Time For Another Mini Kus! Week : Matt Madden’s “Bridge” (Mini Kus! #96)

Wiser minds than I have posited that life is about “the spaces in between” — and even a dimwit such as myself realizes the “spaces” being referred to could mean those that exist between any number of things : our dreams and our reality, ourselves and those we love, our words and our deeds, you name it. The possibilities are pretty well endless. Occasionally those spaces are chronological in nature, occasionally they’re geographical, once in a blue moon they may even be inter-dimensional — and in Matt Madden’s new comic Bridge (number 96 in the venerable Mini Kus! series from our friends at Kus!), the spaces being explored definitely fall into the first two categories. Hell, you could even make an argument that they fall into the third — but they also might not represent nearly as wide a gulf as it would seem at first.

The bridge that the title refers to is a connecting device of one form or another that would appear to link the three characters Madden’s story revolves around, but what sort of connecting device is rather up to you as a reader to figure out, or at least to intuit. And complicating matters is the notion that it may, indeed, only be notional in and of itself, and therefore may not actually exist at all. But supposing it does — what then?

As with the previous Mini Kus! release that we looked at on this site, David Collier’s Before The Pandemic There Was A Touch Football Tourney, this is a more narratively-driven comic than we often get from Latvia’s premier “art comics” publisher, but that doesn’t preclude it from being experimental — not only in terms of its subject matter and structure, but in terms of the de facto “ground rules” attached to its creation in the first place. This, you see, began life (in an earlier iteration, if I’m not very much mistaken) as a so-called “24 hour comic,” with Madden self-imposing (again, I think) the additional wrinkle that each page had to occur 10 years after the one previous to it. Which begs the question : why doesn’t it feel — or, for that matter, read — as a particularly disjointed work?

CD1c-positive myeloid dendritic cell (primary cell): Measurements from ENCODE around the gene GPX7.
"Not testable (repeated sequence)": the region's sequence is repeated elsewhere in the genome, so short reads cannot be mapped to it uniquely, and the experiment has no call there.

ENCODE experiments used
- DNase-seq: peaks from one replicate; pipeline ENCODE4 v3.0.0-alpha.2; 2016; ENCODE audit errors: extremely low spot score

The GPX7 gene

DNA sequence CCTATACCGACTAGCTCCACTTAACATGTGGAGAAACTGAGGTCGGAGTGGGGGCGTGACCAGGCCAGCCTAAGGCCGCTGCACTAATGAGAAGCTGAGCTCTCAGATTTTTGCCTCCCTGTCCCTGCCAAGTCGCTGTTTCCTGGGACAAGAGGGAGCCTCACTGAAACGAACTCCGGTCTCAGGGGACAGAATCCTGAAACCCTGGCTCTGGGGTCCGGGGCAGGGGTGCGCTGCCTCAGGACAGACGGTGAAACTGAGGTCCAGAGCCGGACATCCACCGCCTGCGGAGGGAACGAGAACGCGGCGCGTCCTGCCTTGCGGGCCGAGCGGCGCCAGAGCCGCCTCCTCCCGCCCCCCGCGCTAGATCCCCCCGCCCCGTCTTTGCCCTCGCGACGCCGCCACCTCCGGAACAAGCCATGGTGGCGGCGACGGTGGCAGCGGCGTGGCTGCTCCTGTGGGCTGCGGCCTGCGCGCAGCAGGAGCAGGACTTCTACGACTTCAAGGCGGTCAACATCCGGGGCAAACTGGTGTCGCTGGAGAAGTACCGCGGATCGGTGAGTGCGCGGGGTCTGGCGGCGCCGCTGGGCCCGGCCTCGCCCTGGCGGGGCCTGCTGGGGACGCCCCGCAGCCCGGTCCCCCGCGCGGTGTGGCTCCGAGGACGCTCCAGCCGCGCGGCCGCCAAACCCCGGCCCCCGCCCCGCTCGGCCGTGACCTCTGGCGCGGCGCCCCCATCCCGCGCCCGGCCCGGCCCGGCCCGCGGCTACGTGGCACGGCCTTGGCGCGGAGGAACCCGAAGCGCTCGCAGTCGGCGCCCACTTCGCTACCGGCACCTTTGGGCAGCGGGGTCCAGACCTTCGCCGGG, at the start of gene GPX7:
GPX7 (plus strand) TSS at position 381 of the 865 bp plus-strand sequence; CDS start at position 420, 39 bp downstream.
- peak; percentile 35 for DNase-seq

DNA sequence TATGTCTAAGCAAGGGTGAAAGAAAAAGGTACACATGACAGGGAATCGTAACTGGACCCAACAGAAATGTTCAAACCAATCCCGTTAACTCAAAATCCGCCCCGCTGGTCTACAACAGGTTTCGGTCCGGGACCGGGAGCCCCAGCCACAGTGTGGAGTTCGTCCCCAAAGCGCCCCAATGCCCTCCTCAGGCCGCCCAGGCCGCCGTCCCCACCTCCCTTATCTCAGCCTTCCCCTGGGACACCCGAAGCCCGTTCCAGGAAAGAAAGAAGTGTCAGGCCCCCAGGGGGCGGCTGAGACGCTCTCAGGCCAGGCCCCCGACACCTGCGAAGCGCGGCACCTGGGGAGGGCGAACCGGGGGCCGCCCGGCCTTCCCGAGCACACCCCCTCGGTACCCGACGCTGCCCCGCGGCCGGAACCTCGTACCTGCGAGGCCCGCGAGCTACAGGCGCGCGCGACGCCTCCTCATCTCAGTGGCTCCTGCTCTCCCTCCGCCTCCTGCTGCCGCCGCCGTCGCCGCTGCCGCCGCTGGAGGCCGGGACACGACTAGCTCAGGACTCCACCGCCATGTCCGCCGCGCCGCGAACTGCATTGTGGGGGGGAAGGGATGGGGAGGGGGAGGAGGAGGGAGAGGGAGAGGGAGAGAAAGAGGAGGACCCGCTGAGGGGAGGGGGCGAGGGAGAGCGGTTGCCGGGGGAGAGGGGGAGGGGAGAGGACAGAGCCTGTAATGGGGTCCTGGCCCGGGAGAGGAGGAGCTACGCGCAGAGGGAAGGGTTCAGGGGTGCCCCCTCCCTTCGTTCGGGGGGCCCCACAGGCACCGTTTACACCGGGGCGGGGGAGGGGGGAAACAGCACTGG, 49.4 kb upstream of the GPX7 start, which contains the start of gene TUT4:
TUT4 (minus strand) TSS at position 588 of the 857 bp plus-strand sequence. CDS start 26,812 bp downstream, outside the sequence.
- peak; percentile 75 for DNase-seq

Part of that is down to the rather ingenious trope that is the bridge itself, sure, but part of it is also down to the equally-ingenious decision to make it as oblique as possible both by design and default, thereby ensuring that a constant aura of mystery binds people, places, and things together even as events themselves do not — unless, of course, they do. Which is just one more layer of this particularly intriguing Madden is inviting you to peel.

Just as important, though, in terms of establishing a kind of internal cohesion here, is Madden’s decision to stick to a fairly straight-forward formal process throughout — I would imagine that may have been a choice based on pure expediency, having only 24 hours (at least initially) to complete the whole thing, but hey : there’s proof positive for you that sometimes inspiration is forced on an artist via practical considerations. Aesthetic uniformity is crucial to this project’s success, and Madden’s deeply emotive, sparse style is so effective that you’d hate to see him tinker with it merely for the sake of driving home the patently obvious point that he was fast-forwarding through time.
I think that what I appreciate most about this comic, though, is how well it matches smarts with heart. It’s trappings are decidedly “far out,” no question, but it’s a human story humanely told, and packs a pretty solid emotional wallop — however, it’s also effectively constructed, structured and, most crucially, drawn. It’s a near-perfect marriage of the visionary and the utilitarian, and demonstrates that not only are the two things in no way mutually exclusive, they actually bring out the best in each other.

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Bridge is available for $7.00 from the Kus! webshop at https://kushkomikss.ecrater.com/p/38343272/bridge-by-matt-madden

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